Critical Positions in Ageing Research

European Journal of Ageing

, Volume 9, Issue 4, pp 275-284

First online:

Dementia worry: a psychological examination of an unexplored phenomenon

  • Eva-Marie KesslerAffiliated withNetwork Aging Research, Heidelberg UniversityDepartment of Psychological Ageing Research, Institute of Psychology, Heidelberg University Email author 
  • , Catherine E. BowenAffiliated withJacobs Center on Lifelong Learning and Institutional Development, Jacobs University
  • , Marion BaerAffiliated withInstitute of Gerontology, Heidelberg University
  • , Lutz FroelichAffiliated withDepartment of Geriatric Psychiatry, Central Institute of Mental Health
  • , Hans-Werner WahlAffiliated withDepartment of Psychological Ageing Research, Institute of Psychology, Heidelberg University

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According to recent surveys, dementia worry (DW) is a widespread phenomenon in mid-life and old age, at least in Western populations. DW has been shown to be only loosely related to sociodemographic factors. Unfortunately, the concept of DW has found only very little conceptual and empirical attention in previous research. In this conceptual review, we take (mostly) a psychological approach to DW. First, we define DW as an emotional response to the perceived threat of developing dementia. We then conceptualise DW as a hybrid, combining elements of ageing anxiety and health anxiety. On the population level, we argue that the high prevalence of DW may be reflective of the increasing awareness of dementia in times of increasing ‘‘dementia encounters’, widespread misperceptions of risks and consequences of dementia and a perceived lack of coping resources. Finally, we propose that DW may affect a range of important behaviours, such as how people interpret evidence of their own or others’ age-related cognitive changes, how they interact with people with dementia, how they anticipate and plan for their future, how they engage in screening and prevention behaviours and how they exploit healthcare resources. We conclude with suggestions for future research, including a further in-depth investigation of psychological and micro-/macrosocial factors associated with DW.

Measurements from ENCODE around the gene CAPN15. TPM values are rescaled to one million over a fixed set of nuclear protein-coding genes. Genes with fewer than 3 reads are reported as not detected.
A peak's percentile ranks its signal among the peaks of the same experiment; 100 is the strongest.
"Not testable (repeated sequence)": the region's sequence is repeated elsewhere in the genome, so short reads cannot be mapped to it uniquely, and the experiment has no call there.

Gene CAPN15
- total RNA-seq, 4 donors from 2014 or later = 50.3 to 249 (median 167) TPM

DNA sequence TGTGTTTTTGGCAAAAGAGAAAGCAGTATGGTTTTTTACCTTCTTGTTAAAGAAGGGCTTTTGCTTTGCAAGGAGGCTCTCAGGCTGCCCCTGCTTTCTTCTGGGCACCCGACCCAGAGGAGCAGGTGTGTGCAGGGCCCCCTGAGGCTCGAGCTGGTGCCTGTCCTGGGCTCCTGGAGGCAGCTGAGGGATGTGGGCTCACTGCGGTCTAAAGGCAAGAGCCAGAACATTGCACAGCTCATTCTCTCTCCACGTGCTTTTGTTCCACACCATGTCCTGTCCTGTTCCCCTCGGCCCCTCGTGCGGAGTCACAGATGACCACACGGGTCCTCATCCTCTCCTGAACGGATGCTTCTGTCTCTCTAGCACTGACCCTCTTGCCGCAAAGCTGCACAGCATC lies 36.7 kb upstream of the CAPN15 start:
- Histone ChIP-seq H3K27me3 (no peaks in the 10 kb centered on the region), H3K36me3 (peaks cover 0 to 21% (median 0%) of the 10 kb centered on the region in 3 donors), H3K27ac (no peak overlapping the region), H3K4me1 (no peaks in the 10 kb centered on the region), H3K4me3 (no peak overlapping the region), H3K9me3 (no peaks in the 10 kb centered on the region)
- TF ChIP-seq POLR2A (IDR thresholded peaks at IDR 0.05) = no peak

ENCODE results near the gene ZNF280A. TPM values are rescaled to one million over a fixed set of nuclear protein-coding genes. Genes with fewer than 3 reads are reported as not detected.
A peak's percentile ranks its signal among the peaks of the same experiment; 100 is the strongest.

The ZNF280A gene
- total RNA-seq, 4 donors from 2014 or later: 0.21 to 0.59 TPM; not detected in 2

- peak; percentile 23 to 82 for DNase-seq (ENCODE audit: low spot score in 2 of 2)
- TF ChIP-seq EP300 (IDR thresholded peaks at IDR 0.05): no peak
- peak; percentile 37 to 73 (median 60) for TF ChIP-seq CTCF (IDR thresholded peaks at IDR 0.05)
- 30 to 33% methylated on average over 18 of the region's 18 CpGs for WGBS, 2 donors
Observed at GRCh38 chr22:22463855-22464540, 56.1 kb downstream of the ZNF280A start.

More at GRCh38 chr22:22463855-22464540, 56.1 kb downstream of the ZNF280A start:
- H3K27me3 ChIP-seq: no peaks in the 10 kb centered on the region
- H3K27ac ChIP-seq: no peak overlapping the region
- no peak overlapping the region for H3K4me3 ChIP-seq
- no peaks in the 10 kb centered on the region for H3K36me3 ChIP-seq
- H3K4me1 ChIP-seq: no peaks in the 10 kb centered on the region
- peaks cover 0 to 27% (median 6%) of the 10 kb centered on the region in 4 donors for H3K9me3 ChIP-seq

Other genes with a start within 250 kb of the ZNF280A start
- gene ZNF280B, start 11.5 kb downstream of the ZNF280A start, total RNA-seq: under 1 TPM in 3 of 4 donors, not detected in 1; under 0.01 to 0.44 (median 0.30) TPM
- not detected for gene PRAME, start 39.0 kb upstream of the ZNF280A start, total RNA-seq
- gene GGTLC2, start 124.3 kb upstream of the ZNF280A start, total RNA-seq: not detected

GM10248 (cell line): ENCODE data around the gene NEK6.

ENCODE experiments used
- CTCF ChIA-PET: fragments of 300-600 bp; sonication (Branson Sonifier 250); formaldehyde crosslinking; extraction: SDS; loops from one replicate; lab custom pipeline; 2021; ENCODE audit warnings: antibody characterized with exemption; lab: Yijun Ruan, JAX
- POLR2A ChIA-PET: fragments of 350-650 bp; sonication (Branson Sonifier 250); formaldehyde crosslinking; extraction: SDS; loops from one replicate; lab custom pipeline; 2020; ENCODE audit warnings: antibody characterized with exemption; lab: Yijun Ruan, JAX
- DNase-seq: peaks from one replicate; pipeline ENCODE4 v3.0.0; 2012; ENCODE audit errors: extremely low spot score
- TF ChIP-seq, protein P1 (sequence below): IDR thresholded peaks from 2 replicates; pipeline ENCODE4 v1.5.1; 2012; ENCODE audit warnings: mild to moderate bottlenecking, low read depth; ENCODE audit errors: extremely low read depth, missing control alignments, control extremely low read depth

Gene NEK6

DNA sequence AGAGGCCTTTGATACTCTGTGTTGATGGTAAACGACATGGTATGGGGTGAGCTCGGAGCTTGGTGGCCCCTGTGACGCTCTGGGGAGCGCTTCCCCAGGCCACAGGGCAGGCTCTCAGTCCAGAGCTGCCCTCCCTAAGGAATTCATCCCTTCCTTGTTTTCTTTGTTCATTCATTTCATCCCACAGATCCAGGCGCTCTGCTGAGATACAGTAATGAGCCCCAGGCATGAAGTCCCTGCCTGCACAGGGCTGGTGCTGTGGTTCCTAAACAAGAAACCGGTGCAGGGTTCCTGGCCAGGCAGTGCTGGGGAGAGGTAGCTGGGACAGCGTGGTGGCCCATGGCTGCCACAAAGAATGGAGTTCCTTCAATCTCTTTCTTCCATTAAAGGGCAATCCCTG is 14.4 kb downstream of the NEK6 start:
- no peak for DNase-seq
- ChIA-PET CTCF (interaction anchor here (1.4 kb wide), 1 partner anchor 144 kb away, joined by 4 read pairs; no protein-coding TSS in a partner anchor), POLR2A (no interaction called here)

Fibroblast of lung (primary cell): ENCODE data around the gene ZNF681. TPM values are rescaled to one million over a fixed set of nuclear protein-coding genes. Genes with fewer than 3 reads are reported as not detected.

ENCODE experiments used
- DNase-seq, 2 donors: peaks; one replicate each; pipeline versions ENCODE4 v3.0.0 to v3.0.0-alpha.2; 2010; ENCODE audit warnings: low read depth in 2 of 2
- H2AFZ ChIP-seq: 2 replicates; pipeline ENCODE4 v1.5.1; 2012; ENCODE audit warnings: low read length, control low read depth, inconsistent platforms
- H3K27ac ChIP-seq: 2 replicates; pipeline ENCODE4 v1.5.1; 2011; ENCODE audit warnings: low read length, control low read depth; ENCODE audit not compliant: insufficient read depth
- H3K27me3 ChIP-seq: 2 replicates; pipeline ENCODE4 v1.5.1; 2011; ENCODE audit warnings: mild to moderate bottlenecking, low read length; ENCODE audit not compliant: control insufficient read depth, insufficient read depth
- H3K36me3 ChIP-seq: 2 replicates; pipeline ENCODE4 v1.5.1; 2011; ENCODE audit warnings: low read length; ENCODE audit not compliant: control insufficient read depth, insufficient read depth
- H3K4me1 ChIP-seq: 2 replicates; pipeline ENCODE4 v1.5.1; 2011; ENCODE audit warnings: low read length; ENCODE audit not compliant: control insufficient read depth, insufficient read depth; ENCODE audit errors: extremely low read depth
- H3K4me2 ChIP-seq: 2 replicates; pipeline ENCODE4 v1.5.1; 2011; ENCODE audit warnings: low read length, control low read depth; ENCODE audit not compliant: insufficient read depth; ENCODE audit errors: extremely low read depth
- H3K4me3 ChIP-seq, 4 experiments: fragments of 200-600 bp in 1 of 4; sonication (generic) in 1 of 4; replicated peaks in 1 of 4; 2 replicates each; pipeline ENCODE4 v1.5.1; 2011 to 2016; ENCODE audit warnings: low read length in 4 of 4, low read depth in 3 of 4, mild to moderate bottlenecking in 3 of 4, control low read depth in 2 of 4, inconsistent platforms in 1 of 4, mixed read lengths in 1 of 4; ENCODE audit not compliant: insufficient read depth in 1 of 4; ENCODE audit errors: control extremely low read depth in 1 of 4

Dementia Alzheimer’s disease Worries Hypochondriasis Health anxiety Ageing anxiety